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Profile: Montfort International boss on why one-man bands should be banned from DB transfer advice

Geraint DaviesMontfort International founder on cross-border planning and banning one-man bands from DB transfer advice

Few advisers would lay claim to being a pub finder for a Hollywood legend. But in Montfort International founder Geraint Davies’ case, the truth is stranger than fiction.

Davies’ family were in the hotel business and, as a youngster, he was encouraged to follow in their footsteps – which was how 1960s “rat pack” star Sammy Davis Jr. ended up taking him under his wing during a stay in Worcester while filming nearby.

Davies rubbed shoulders with famous names such as Jerry Lewis through Davis Jr. and was introduced to a film editor. However, any thoughts of a career in the movies were curtailed as Davies’ father insisted he did his A-levels. These were duly followed up with a business degree.

Davies went on to launch Montfort International in 1995 to focus on cross-border financial planning, which is not surprising given his personal experience.

Having married an Australian, he emigrated and started his financial services career in 1982 in the Western Australian city of  Perth, advising British migrants.

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“Most of my clients in Australia were migrants and had no idea of what they had left behind. They thought everything was the same in different countries and it was worrying the advisers they saw before they left often sold them inappropriate products.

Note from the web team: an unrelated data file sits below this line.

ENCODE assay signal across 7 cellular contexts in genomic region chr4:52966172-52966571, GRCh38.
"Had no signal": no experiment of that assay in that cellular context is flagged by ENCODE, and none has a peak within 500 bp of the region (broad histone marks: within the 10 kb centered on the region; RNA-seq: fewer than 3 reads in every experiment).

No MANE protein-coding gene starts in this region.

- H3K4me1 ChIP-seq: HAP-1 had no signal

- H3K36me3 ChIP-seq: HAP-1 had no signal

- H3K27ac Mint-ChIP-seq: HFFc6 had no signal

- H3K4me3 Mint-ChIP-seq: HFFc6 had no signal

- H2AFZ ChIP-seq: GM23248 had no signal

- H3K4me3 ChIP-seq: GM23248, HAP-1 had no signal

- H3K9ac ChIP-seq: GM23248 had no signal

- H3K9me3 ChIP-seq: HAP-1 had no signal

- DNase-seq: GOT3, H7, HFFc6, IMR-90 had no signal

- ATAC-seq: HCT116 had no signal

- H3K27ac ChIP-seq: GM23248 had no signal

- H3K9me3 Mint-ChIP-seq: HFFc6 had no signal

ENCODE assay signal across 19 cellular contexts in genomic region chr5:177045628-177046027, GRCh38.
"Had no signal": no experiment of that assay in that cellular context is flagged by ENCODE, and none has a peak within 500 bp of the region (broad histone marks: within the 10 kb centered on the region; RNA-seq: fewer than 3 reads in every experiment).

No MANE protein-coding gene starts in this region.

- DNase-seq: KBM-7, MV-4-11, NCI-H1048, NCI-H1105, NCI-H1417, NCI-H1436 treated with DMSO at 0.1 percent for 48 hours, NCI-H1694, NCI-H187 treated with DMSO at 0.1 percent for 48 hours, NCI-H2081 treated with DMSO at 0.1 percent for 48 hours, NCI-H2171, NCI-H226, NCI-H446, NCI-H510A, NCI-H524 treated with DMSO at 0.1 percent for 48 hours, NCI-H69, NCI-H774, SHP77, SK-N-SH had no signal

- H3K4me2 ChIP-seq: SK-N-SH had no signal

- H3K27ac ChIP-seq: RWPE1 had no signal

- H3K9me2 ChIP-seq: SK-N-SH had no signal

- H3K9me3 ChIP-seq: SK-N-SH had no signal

“Many do not understand that other countries have got different rules,” he says.

Davies’ interest in cross-border advice continued when he moved back to the UK in 1992 and he has spent many years immersing himself in the pension system.

He worked closely with HM Revenue & Customs prior to launching an Australian pension transfer solution in 1995 and has played a key role in the development of qualifying recognised overseas pensions schemes.

However, it is due diligence around defined benefit pension transfers that currently occupy his thoughts, with the Port Talbot steelworkers’ pension crisis
bringing home to him that things need to change.

“We haven’t got tough enough on it and there are grave concerns when people offload DB transfer advice to another adviser,” says Davies.

He believes contingent charging for DB transfers should be banned to avoid conflicts of interest where biased recommendations are motivated by guaranteed revenue for advisory firms.

Davies would prefer fees for work in this area to be capped, say at around £500, and suggests they could be paid for by the pension scheme under a debit-style arrangement. The advice fee would be reclaimed by the pension scheme from any lump sum taken by the client at retirement.

Davies also thinks one-man band advice firms should be banned from DB transfer business, as decisions should be reviewed by three pairs of eyes to avoid mistakes. This is a strategy Montfort uses for all its financial planning decisions.

“It may be more expensive but it can give clients great reassurance. It’s too easy for just one person to sign the report off virtually straight away, even if they don’t have much experience.

“I would also make sure firms had someone registered with the FCA checking the advice. We live in the real world, not a perfect world. That’s why we talk about three pairs of eyes.”

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As an international adviser, Davies describes Montfort as an interpreter of different financial products in different countries.

However, this is not without its challenges, given the complexity of personal circumstances and tax implications across the world.

“We have one client who was a pilot and had a property in Germany. He was a South African citizen who claimed he lived in France and was resident there for tax purposes, even though he hadn’t been for six years.